There are a wide variety of leakers, some of them from the corporate world, government workers, public servants, military personnel or security contractors. Different avenues are taken regarding the vetting process, the platform chosen to express indignation and the logistics behind the leak itself. Most stay behind to act within the judicial framework. Some, like Edward Snowden, leave the ship in a bid for self preservation. One common theme we can all agree on is the gravity of the consequences faced by whistleblowers.
In contrast with both Assange, holed up in the Ecuadorian embassy in London, and Snowden relieved with temporary asylum in Russia, Bradley Manning has just been sentenced to 35 years in prison. They are not alone in feeling the wrath of the state for their actions. Bringing light to systemized behavior which is legitimately deemed unethical (e.g., breach of the constitution, war crimes…) results in a bevy of reaction from the establishment.
Take for example John Kirikaou, former CIA analyst and case officer who is now serving 30 months in prison for denouncing the use of torture, i.e., water-boarding. Kirikaou has personally warned Edward Snowden: “DO NOT, under any circumstances, cooperate with the FBI.” This warning captures the current political landscape whistleblowers are now facing. The message is clear to future potential truth tellers. The reality is undeniable when considering that Obama’s administration has prosecuted more whistle blowers then all administration before combined. Recent events have set a precedent and the national security state’s narrative is reinforced.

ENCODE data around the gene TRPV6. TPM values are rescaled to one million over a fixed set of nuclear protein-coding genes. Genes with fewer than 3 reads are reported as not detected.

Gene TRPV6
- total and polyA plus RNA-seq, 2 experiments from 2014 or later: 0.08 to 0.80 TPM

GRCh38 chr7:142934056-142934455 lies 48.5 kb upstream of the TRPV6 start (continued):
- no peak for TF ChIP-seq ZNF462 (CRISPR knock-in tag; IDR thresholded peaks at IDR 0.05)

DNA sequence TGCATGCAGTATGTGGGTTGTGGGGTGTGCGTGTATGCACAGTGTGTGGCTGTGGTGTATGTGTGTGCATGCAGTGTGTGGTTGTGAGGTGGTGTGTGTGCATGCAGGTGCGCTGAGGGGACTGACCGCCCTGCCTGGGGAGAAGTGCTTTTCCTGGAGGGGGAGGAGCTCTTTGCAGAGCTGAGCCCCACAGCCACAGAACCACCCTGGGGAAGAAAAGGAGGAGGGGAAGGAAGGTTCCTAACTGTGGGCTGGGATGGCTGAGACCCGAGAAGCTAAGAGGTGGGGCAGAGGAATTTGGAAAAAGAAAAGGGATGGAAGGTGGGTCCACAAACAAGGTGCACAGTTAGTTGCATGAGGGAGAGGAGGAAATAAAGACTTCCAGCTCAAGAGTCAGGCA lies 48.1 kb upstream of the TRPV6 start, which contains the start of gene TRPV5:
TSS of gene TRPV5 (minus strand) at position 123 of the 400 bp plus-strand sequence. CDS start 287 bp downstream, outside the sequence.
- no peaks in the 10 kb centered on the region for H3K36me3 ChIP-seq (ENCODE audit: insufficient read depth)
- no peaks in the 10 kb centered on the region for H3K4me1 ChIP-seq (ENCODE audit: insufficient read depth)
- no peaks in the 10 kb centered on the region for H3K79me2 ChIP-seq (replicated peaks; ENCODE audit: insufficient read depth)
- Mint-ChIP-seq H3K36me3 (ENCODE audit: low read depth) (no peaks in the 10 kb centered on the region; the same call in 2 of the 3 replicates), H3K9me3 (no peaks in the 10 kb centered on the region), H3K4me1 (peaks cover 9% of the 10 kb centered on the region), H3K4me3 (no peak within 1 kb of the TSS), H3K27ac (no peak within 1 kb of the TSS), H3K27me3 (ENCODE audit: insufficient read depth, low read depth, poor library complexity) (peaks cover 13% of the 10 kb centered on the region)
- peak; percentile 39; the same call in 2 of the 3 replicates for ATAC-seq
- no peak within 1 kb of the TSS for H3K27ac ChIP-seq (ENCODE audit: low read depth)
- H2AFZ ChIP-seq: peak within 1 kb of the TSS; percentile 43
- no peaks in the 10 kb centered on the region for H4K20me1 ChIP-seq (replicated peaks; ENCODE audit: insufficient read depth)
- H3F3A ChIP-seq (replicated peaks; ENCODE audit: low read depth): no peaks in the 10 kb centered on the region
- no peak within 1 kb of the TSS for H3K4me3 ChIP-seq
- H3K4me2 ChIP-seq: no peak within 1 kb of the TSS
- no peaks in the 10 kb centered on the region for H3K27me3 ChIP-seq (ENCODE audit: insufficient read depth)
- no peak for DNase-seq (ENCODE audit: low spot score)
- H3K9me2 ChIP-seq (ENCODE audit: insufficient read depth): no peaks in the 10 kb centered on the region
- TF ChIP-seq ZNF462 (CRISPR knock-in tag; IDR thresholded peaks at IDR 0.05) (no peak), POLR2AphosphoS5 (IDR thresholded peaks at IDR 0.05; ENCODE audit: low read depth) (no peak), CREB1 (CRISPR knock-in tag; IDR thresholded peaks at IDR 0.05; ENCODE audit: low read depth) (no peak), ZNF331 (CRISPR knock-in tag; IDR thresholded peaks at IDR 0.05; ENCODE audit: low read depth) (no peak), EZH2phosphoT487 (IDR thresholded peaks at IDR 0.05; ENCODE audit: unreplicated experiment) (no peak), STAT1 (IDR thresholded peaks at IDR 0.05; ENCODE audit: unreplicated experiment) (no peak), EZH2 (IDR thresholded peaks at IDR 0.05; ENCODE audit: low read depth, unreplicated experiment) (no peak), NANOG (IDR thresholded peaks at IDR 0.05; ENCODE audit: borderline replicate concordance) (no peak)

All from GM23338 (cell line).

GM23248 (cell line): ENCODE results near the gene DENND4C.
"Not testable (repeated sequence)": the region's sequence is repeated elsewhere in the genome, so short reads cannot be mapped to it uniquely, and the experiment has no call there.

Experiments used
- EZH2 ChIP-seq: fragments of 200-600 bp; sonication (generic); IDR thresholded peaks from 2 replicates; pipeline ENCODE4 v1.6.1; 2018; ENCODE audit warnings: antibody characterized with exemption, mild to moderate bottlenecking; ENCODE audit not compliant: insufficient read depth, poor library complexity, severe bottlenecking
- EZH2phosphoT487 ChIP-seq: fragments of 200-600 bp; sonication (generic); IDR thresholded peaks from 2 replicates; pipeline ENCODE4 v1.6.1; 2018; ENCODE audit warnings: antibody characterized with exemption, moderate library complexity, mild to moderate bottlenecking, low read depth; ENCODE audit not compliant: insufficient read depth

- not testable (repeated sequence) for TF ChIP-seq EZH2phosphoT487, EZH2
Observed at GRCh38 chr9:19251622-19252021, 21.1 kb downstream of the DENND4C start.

The current trend amongst politicians and pundits alike has been a constant rebuttal in regards to the Snowden leaks. And so I quote Obama to demonstrate the party line which has been parroted by mainstream media’s “expert panelists”: “If, in fact, he believes that what he did was right, then, like every American citizen, he can come here, appear before the court with a lawyer and make his case.”
For those denigrating Snowden’s right to seek asylum abroad and his leaving the state, those who say he should have stayed home and taken the “traditional route”, or in other words, faced the full force of the law; there are a few key facts to take into consideration. Oddly enough Snowden is in the same legal predicament as Bradley Manning. Both have been prevented from presenting a whistleblowing defense. In Manning’s case, Judge Lind simply ruled that issues of motive where not relevant to his trial.
As for Snowden, it is legally debatable that he exposed illegal conduct since FISA signed off on the spying/data-mining operations taking place at the NSA, thus making it “legal”. This negates his whistleblowing protection. Snowden also faces a second hurdle. The federal whistle-blower protection act protects the public disclosure of violations, only if the disclosure is not specifically prohibited by law. Basically, Snowden could claim this protection only if he took his concerns to the NSA’s inspector general or to a member of the congressional intelligence committee.
Essentially, the only avenue for leakers is the “traditional route” (i.e., sounding the alarm internally), with its obvious limitations due to the irony of self-regulation/oversight. Often time with neglected protections against repercussions: loss of revenue, loss of job, the inherent plight of trying to secure further employment, as well as the obvious health and quality of life ramifications.